“Nature Writing”, says the classification on the back of the latest book from Tim Dee. Partly true. He’s good at that. But leaving it there is a bit like saying that Wordsworth was a gardener and Springsteen is a harmonica player. Dee is one of our best living writers of non-fiction, and Greenery: Journeys in Springtime (Jonathan Cape) — which is travel and memoir and poetry and music and human as well as natural history — is perhaps his best book yet.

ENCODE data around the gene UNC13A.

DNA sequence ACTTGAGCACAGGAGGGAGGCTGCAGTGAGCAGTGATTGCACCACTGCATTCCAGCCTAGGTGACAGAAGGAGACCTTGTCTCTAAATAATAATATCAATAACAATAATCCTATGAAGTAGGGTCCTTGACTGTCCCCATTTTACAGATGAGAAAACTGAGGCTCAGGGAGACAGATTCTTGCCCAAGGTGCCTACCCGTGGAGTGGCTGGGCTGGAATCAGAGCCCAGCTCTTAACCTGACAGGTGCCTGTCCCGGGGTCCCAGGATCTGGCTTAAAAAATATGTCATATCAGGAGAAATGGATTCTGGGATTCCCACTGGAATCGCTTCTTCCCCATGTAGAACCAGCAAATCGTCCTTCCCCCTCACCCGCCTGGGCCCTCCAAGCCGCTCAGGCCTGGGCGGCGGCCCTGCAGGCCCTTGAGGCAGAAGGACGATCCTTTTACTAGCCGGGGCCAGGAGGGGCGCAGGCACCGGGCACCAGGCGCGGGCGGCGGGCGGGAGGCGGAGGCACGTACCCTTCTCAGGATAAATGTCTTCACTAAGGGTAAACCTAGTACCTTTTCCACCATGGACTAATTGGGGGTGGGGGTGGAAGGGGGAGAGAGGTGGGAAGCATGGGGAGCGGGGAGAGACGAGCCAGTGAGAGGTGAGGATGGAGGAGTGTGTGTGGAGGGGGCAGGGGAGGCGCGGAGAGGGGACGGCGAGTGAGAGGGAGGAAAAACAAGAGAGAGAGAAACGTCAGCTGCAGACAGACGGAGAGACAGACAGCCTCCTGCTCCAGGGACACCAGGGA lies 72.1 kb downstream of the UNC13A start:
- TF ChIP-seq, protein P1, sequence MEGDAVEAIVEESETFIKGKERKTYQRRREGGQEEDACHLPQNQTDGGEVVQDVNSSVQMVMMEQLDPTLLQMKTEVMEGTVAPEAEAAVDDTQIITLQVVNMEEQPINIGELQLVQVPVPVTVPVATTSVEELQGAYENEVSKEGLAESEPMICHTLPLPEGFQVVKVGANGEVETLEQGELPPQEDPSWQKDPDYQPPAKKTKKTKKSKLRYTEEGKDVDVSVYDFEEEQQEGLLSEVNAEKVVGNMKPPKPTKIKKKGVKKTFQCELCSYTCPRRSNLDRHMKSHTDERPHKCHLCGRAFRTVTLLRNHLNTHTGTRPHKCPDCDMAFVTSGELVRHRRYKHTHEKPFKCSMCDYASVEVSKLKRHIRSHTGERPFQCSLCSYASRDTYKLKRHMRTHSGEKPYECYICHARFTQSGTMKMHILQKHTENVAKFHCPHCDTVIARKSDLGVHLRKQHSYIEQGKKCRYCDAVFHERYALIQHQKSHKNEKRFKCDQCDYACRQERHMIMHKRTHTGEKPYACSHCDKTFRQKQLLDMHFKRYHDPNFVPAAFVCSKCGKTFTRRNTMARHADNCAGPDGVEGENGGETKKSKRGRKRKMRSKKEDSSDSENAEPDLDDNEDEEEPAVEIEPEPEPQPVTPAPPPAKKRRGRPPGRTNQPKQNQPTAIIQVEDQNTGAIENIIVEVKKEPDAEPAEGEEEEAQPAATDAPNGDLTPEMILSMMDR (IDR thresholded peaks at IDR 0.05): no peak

Having noted that spring moves north at about the speed of swallow flight, he tracks the season and its migratory birds all the way from South Africa to Scandinavia. His book is about how spring works on people as well as birds, animals and plants; about the possibility of life growing from death. It couldn’t be more timely. There’s an extract in the travel section, in print, of today’s Daily Telegraph. Buy the paper if you can and read it (there’s another extract on the Caught by the River website). Then buy the book, preferably from an independent bookshop.
*Update, April 16: The extract that appeared in The Daily Telegraph has since gone online.